It is a well known management axiom that what gets measures gets managed. Wages and training costs are measurable. Bu the most important costs of all, those deriving from poor service, rarely get measured.
Measurement lays the foundation for a number of activities, such as engineering and development. Measuring wages and other operating costs allows us to redesign jobs to be performed at a lower cost. It allows managers, other than those directly involved in operations, to decide whether wages paid for a certain job are too high or too low.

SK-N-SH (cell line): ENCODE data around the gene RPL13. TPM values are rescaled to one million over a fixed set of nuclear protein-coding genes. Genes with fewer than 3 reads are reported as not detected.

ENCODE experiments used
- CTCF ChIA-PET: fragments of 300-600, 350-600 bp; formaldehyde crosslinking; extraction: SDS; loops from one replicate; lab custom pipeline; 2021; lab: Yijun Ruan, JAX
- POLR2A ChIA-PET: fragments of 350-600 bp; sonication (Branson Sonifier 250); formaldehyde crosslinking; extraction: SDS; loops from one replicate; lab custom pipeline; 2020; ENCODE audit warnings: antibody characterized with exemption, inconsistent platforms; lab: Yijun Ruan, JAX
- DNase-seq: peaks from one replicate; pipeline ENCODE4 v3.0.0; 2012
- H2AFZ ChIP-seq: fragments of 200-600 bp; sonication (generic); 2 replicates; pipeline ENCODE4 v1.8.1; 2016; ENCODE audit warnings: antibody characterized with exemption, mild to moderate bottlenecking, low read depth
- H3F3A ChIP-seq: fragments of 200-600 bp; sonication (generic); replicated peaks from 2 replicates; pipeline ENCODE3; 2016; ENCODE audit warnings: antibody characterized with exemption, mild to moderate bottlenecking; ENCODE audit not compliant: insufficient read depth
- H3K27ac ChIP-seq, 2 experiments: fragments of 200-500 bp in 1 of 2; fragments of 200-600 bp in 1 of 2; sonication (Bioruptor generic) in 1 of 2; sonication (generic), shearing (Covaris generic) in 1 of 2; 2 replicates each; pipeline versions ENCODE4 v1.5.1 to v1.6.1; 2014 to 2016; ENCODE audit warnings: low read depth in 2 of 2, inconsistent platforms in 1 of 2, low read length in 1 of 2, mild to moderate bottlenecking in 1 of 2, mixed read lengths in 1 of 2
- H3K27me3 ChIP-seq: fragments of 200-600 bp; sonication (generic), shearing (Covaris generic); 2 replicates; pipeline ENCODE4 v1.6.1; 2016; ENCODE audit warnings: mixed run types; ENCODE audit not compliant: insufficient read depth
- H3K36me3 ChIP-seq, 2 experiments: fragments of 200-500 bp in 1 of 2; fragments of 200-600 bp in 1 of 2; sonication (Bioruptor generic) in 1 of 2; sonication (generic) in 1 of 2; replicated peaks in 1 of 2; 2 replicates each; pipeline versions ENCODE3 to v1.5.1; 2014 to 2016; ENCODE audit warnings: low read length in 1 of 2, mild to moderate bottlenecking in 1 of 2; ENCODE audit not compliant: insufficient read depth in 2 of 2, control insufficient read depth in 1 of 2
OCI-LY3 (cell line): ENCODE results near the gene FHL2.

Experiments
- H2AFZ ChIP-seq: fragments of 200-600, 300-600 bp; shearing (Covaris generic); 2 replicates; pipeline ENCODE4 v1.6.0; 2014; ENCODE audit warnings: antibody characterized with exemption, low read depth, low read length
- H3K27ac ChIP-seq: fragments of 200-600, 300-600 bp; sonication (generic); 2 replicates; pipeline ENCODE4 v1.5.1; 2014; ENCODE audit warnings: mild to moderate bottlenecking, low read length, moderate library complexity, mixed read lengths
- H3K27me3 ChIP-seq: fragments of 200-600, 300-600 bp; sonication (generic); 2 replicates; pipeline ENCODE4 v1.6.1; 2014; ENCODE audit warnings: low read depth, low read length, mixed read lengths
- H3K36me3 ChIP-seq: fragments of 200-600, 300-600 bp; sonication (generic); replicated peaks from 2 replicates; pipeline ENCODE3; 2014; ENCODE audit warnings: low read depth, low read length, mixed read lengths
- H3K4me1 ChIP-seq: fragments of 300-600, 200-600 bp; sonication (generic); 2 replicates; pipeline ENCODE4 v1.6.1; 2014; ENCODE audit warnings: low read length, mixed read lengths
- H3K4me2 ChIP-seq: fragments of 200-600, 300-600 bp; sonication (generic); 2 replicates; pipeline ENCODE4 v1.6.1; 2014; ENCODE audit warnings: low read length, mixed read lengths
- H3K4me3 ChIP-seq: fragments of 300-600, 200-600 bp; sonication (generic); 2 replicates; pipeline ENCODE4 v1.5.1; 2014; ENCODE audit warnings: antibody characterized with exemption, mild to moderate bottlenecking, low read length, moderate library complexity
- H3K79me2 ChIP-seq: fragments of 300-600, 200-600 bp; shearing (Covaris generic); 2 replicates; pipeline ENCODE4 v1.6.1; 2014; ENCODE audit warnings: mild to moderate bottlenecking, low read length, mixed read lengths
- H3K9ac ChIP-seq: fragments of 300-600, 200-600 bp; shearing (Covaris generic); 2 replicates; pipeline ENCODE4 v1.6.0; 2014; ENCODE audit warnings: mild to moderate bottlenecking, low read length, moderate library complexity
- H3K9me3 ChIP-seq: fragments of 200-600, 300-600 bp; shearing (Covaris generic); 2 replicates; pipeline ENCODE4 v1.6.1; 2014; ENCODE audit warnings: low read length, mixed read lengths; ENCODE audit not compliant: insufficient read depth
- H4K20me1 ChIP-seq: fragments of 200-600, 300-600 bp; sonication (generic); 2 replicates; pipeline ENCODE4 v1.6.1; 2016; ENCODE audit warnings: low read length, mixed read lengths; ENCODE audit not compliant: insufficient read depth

But only cost measurement is not enough. We must also try to measure the value for customers of our expenditure. If you emphasis costs over customer value you is hard to measure. Studies that measure the cost of turnover must do more than estimate what it will take to recruit and train new hires.
They must also place a value on the reduced productivity that will affect customers for a period of time after a position is fulfilled.